After the death of Thutmose I, Hatshepsut’s father, Hatshepsut institutionalized a co-regency, and by the 7th year of her stepson Thutmose III’s reign, Hatshepsut was crowned king and fully adopted the role of pharaoh, including wearing the pharaoh’s crown, the oxtail, and the fake beard. Up until this point Hatshepsut had been depicted as a typical queen, with female clothing and female forms. Once she became ‘king’, the depictions and representations of her became masculine rather than feminine. After being crowned, Hatshepsut began to combine female body with male pharaoh regalia, wearing the traditional head-cloth, crown, false beard, and quilt. Hatshepsut was careful to depict herself as what she represented rather than what she was. This is key to understanding Egyptian art and iconography. In choosing to be depicted as a traditional pharaoh, Hatshepsut was making sure that this is how she would be viewed and remembered.
In the image above, the Queen is represented as Osiris with the attributes of the Pharaoh: the double crown, the false beard (prerogative of deified gods and pharaohs). However, her facial features remain feminine: a thin, straight nose, a small mouth, almond-shaped eyes outlined in black kohl that extends to the temples, and thick, well contoured eyebrows. Her skin color is red, as was the custom for men. On this side view we can better notice the blue color of the beard as well as the cord that held the fake beard up to her chin.
In Egyptian iconography, the sphinx is thought to be a symbol of royal power. The small sphinx , which was also found in Hatshepsut’s mortuary temples, is quite original in that the lion’s head is not completely replaced by the head of Hatshepsut, but rather her face is integrated into the body of the lion, accentuating her feline-like characteristics. The sculptor has carved in the features of the queen into the sphinx’s face: almond eyes, arched eyebrows, straight nose, small smiling mouth, and a long fake beard.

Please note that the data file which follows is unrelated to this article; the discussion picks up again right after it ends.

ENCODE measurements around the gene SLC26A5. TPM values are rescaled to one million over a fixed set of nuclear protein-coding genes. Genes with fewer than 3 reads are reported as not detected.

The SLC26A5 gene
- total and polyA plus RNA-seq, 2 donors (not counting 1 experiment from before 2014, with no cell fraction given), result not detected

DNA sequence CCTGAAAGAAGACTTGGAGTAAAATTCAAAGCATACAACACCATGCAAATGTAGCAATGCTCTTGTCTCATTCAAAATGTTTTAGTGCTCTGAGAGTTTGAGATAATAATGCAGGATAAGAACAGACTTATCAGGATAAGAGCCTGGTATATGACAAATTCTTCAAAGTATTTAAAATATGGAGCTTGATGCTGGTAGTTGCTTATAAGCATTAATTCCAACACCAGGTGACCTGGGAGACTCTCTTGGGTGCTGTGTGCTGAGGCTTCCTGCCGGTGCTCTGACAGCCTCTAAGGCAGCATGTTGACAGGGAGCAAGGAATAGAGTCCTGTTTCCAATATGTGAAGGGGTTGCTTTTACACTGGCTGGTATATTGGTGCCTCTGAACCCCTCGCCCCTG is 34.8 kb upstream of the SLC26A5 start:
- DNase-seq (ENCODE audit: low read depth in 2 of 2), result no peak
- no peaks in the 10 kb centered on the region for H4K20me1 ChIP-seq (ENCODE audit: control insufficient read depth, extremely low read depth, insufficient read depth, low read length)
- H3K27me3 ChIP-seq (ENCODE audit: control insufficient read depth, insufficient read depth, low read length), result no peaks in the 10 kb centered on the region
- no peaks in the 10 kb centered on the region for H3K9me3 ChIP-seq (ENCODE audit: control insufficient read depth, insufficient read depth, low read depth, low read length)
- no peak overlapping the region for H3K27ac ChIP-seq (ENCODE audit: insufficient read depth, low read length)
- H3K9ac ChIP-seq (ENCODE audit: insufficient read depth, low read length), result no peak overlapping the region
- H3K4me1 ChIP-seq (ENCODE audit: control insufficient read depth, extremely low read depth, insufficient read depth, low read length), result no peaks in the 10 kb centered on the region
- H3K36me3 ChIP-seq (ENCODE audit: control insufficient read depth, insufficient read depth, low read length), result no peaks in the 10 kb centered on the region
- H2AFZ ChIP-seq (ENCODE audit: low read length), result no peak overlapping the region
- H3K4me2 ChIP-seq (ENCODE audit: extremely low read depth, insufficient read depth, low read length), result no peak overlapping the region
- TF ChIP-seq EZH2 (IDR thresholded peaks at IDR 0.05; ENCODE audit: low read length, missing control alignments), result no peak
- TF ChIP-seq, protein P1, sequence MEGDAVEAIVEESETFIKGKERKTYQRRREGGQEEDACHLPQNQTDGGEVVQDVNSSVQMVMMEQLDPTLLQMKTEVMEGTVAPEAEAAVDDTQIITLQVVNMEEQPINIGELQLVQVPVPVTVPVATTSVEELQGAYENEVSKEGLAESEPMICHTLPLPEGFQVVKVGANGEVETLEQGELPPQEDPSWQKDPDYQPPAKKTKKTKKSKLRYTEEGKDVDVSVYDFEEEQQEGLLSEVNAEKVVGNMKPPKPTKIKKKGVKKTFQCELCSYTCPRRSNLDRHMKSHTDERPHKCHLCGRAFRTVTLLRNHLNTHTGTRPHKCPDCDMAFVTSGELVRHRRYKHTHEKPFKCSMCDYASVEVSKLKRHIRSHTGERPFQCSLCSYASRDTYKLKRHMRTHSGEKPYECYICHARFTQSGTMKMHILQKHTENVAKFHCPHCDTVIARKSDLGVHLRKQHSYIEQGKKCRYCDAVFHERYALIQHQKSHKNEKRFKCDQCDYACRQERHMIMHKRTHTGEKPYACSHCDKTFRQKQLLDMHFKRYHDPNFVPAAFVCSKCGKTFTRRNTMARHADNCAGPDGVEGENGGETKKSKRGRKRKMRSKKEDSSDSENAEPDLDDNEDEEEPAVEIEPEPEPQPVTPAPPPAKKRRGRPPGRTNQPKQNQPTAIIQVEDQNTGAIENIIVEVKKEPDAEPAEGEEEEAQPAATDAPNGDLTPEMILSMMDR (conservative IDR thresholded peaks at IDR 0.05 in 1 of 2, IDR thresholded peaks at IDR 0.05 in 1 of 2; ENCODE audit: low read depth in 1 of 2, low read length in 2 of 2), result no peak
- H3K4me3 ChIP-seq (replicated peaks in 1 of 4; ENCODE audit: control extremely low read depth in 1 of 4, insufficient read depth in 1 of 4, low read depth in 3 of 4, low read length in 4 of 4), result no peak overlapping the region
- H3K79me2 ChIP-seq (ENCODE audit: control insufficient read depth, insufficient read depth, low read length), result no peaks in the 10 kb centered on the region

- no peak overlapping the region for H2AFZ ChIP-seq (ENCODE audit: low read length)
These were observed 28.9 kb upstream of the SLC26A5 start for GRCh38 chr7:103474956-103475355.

It is important to note that the transition from female to Pharaoh was gradual and not direct. Rather than all at once as a man, Hatchepsut progressively dropped her strictly female titles, and representations of Hatchepsut increasingly became more and more masculine.
The circumstances in which Hatshepsut died are somewhat unknown to us. Since her daughter died before her, it was naturally Thumose III, the co-regent, who took replaced her as Pharaoh. It is at this time that many of Hatshepsut’s statues, ceramics, were destroyed, and her inscriptions covered and replaced by those of Thumose III (Strudwick, p.53). In addition, Hatshepsut’s name was removed from the list of pharaohs, as if she had never existed. Thanfully, despite Thumose III’s and certainly many others’ desires to obliterate Hatshepsut from history, her existence and her story have withstood the destructiveness of time, and the fleetingness of life. The gender-bending female ruler that she was and the power that she represented have been unearthed thanks to her mortuary temple.
Hatshepsut: A Female King of Egypt and her Architecture
Bridgewater Review, Vol. 20, Issue 2, Article 7.
Published by Bridgewater State College. December, 2001.
Thebes in Egypt: a guide to the tombs and temples of ancient Luxor
Helen and Nigel Strudwick
The Temples of Karnak and Luxor, pp.44-72
Ithica, NY: Cornell Univ. Press, 1999.
Hatshepsut From Queen to Pharaoh
Written by Renée Dreyfus
Edited by Catharine Hershey Roehrig,
Copyright 2004 The Metropolitant Museum of Art